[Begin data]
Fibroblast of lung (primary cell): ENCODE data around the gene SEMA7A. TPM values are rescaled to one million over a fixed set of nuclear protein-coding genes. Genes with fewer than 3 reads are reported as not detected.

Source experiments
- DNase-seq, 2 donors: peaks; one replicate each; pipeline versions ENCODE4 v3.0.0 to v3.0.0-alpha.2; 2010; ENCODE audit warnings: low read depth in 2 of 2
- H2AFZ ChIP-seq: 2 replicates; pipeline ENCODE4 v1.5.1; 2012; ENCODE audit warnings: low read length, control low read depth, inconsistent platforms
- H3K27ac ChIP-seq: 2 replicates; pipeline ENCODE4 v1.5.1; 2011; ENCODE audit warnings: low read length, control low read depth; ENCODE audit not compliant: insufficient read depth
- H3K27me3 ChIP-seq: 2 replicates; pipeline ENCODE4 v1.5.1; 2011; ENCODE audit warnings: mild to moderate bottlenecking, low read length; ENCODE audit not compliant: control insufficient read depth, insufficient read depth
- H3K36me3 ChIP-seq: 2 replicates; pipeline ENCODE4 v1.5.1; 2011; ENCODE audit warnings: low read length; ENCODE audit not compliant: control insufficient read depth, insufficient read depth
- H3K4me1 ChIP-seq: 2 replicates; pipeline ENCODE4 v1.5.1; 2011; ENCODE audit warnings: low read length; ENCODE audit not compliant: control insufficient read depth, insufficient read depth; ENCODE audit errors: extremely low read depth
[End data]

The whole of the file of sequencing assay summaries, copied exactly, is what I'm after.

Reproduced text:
Fibroblast of lung (primary cell): ENCODE data around the gene SEMA7A. TPM values are rescaled to one million over a fixed set of nuclear protein-coding genes. Genes with fewer than 3 reads are reported as not detected.

Source experiments
- DNase-seq, 2 donors: peaks; one replicate each; pipeline versions ENCODE4 v3.0.0 to v3.0.0-alpha.2; 2010; ENCODE audit warnings: low read depth in 2 of 2
- H2AFZ ChIP-seq: 2 replicates; pipeline ENCODE4 v1.5.1; 2012; ENCODE audit warnings: low read length, control low read depth, inconsistent platforms
- H3K27ac ChIP-seq: 2 replicates; pipeline ENCODE4 v1.5.1; 2011; ENCODE audit warnings: low read length, control low read depth; ENCODE audit not compliant: insufficient read depth
- H3K27me3 ChIP-seq: 2 replicates; pipeline ENCODE4 v1.5.1; 2011; ENCODE audit warnings: mild to moderate bottlenecking, low read length; ENCODE audit not compliant: control insufficient read depth, insufficient read depth
- H3K36me3 ChIP-seq: 2 replicates; pipeline ENCODE4 v1.5.1; 2011; ENCODE audit warnings: low read length; ENCODE audit not compliant: control insufficient read depth, insufficient read depth
- H3K4me1 ChIP-seq: 2 replicates; pipeline ENCODE4 v1.5.1; 2011; ENCODE audit warnings: low read length; ENCODE audit not compliant: control insufficient read depth, insufficient read depth; ENCODE audit errors: extremely low read depth